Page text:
Marlborough Express - Robust scientific data needed in discussion on climate change
I'm sure it will come as no surprise to most people that weather statistics indicate we I have had an exceptionally warm winter this year.
There have been noticeably fewer hard frosts and aside from the polar blast a few weeks ago that brought snow to many areas, there has been little in the way of sustained cold temperatures. Ask people from the older generations and they will probably tell you that in their day, winters were much harsher and that the snow line on the ranges was much lower.
There is also the very real issue of the severe, ongoing drought in parts of Marlborough and in particular in North Canterbury.
There has been no significant rainfall in these areas for many months and in June, Government extended the medium-scale drought classification for North Canterbury until the end of this year. While I accept that weather events do not in themselves point to climate change, there is no doubt that climate change is occurring and that we are now clearly seeing the effects.
Climate change is a controversial subject, with strong opposing views. What does not help is when data is used selectively to try and make the situation look like something that it is not - and this includes overstating the facts.
I recently read an interesting article in The Press about Christchurch's weather temperature records.
Weather readings taken from the Botanical Gardens date back to 1863, making this data set one of the longest in New Zealand.
NIWA, so the article states, claims Christchurch is heating up more quickly than other parts of the country; apparently the city's temperatures are a quite significant 0.7 degrees Celsius warmer than at the end of 2004.
However, this claim is based largely on an urban weather station in Riccarton which was installed in 2002. It would be sensible to assume that this particular station, surrounded by concrete and industry, would return higher temperature readings than that in the Botanical Gardens, which is in a more natural setting just 2 kilometres away. The Riccarton station also does not provide us with long-term temperature readings to compare its current statistics to.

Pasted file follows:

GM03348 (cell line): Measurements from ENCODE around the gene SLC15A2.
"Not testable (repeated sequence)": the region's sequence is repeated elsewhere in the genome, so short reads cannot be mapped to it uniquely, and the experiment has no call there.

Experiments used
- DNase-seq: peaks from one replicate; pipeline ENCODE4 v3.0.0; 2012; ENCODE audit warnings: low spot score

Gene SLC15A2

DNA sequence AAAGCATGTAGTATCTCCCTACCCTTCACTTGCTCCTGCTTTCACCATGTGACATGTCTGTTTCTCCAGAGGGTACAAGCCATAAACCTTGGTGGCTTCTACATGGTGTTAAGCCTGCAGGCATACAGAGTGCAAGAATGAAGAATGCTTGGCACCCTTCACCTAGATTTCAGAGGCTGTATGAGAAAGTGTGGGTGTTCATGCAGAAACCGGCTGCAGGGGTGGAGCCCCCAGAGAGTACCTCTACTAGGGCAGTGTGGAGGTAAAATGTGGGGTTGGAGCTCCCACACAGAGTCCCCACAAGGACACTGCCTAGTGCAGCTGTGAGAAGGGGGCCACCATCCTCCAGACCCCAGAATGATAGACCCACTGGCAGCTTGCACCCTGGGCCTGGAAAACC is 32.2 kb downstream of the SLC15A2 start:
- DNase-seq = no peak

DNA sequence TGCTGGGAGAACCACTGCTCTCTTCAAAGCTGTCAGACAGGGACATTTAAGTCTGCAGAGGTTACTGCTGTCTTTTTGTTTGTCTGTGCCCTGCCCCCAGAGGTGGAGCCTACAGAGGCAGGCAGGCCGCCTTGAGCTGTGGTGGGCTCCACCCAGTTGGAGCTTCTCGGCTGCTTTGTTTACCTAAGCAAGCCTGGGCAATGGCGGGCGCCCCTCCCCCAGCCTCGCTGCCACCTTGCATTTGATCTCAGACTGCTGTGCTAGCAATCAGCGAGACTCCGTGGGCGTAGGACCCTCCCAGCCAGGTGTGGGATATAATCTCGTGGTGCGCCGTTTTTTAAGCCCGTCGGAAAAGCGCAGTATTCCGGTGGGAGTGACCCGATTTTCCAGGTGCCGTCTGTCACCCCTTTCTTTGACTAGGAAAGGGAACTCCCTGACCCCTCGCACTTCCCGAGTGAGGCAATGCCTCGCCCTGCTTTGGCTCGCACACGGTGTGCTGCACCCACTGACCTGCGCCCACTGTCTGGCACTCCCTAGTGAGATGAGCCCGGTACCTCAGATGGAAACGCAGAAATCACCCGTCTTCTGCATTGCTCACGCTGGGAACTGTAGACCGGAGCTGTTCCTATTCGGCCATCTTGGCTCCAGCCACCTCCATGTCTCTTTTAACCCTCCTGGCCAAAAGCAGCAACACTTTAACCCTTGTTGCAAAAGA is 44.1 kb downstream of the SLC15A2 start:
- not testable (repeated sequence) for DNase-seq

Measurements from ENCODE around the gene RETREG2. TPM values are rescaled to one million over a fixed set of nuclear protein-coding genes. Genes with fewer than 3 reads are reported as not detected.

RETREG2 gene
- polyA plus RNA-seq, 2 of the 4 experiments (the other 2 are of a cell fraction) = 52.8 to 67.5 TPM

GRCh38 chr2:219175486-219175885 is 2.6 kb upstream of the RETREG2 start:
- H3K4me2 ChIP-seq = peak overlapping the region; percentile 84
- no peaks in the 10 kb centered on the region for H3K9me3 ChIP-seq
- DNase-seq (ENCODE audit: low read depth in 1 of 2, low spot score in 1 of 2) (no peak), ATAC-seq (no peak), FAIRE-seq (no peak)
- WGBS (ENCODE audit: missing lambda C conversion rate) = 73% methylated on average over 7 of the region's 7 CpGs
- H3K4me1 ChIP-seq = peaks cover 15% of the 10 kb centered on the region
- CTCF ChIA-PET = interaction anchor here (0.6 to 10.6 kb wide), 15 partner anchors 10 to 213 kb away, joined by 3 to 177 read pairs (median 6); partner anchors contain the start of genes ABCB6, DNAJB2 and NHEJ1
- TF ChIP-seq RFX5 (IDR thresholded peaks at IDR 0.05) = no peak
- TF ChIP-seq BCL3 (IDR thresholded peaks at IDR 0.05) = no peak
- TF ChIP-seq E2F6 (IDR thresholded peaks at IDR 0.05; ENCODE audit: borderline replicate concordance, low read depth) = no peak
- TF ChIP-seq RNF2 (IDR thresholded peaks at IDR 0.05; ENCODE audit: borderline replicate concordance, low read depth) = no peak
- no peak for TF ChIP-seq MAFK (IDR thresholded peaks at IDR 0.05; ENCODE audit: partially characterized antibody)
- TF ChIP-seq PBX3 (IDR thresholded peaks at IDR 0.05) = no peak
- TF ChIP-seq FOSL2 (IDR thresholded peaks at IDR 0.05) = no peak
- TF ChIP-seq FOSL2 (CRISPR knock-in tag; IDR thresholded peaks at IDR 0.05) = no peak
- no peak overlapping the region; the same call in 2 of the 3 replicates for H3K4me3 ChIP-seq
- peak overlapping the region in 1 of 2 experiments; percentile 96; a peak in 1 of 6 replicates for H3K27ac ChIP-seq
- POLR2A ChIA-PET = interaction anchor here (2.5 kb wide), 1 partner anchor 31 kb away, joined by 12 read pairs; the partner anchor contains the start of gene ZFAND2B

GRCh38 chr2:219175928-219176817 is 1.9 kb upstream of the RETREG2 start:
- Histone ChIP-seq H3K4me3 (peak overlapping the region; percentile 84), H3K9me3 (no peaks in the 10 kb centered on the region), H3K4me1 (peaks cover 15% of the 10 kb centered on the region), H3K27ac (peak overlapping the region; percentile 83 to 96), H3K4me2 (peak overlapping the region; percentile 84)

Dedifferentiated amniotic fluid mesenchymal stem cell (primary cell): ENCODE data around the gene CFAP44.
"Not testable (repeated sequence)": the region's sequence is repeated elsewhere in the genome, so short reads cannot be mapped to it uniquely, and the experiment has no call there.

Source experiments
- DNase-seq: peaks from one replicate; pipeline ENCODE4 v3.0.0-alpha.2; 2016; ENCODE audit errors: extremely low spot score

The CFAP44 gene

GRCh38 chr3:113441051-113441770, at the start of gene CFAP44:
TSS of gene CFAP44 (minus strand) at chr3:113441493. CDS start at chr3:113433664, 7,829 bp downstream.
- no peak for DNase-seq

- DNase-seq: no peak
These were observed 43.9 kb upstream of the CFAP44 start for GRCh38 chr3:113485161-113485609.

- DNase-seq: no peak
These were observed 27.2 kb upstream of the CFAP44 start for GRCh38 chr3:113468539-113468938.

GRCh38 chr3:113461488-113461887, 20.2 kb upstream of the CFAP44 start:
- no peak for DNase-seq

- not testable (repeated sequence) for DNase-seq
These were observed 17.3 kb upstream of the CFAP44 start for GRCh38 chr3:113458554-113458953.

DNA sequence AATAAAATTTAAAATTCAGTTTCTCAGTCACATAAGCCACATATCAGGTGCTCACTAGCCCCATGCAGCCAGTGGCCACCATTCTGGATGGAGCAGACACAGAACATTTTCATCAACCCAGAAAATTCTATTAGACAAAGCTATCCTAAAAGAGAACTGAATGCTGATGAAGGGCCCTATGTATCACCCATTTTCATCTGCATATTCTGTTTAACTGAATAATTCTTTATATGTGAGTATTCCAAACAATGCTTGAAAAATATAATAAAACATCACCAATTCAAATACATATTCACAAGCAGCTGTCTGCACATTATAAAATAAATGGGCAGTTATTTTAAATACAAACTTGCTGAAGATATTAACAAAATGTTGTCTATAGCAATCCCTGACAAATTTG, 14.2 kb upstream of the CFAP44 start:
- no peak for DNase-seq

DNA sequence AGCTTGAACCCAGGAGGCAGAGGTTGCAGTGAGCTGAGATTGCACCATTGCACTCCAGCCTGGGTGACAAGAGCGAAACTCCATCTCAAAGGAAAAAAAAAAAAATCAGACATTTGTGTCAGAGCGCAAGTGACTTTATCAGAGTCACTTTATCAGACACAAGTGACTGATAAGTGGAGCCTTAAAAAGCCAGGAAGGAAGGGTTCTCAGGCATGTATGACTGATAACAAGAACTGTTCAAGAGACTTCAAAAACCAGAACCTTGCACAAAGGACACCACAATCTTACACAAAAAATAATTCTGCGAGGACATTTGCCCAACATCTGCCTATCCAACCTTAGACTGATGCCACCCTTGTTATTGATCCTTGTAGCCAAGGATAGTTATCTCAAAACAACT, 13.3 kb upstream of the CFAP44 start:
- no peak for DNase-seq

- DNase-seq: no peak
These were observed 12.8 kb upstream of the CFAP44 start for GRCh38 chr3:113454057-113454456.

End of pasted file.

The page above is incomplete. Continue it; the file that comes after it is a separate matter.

The article calls this mixing of data "selective science" and I am inclined to agree. It's a case of beginning with a hypothesis and then searching for data to support it, rather than using the most appropriate data.
Trying to overstate the case, for whatever reasons, may be well-intentioned, but it can only backfire; you cannot go into a crowded theatre shouting 'fire' when there isn't one.
Marlborough, too, has seen its Blenheim weather station moved from Pollard Park to its current site in Grovetown in, I believe, the 1980s. Again, this is bound to return different temperature readings and does not leave us with a true and accurate long-term picture of what is happening with our temperatures.
Of course, weather stations and data aside, there is other overwhelming evidence that climate change is happening, and much of that evidence is centred in the Pacific. There is little argument to be made against the stark reality of villages that are being swamped by increasing high tides.
In June, Climate Change Minister Paula Bennett travelled to the Pacific where she saw firsthand how communities are working to mitigate the effects of climate change and adapt to big weather events and king tides.
New Zealand is providing in excess of $200 million over the next four years for climate-related support, most of which will benefit the Pacific.
So we know climate change is a reality: what we need now to support this knowledge is robust scientific data, true and correct facts that cannot be left open to interpretation.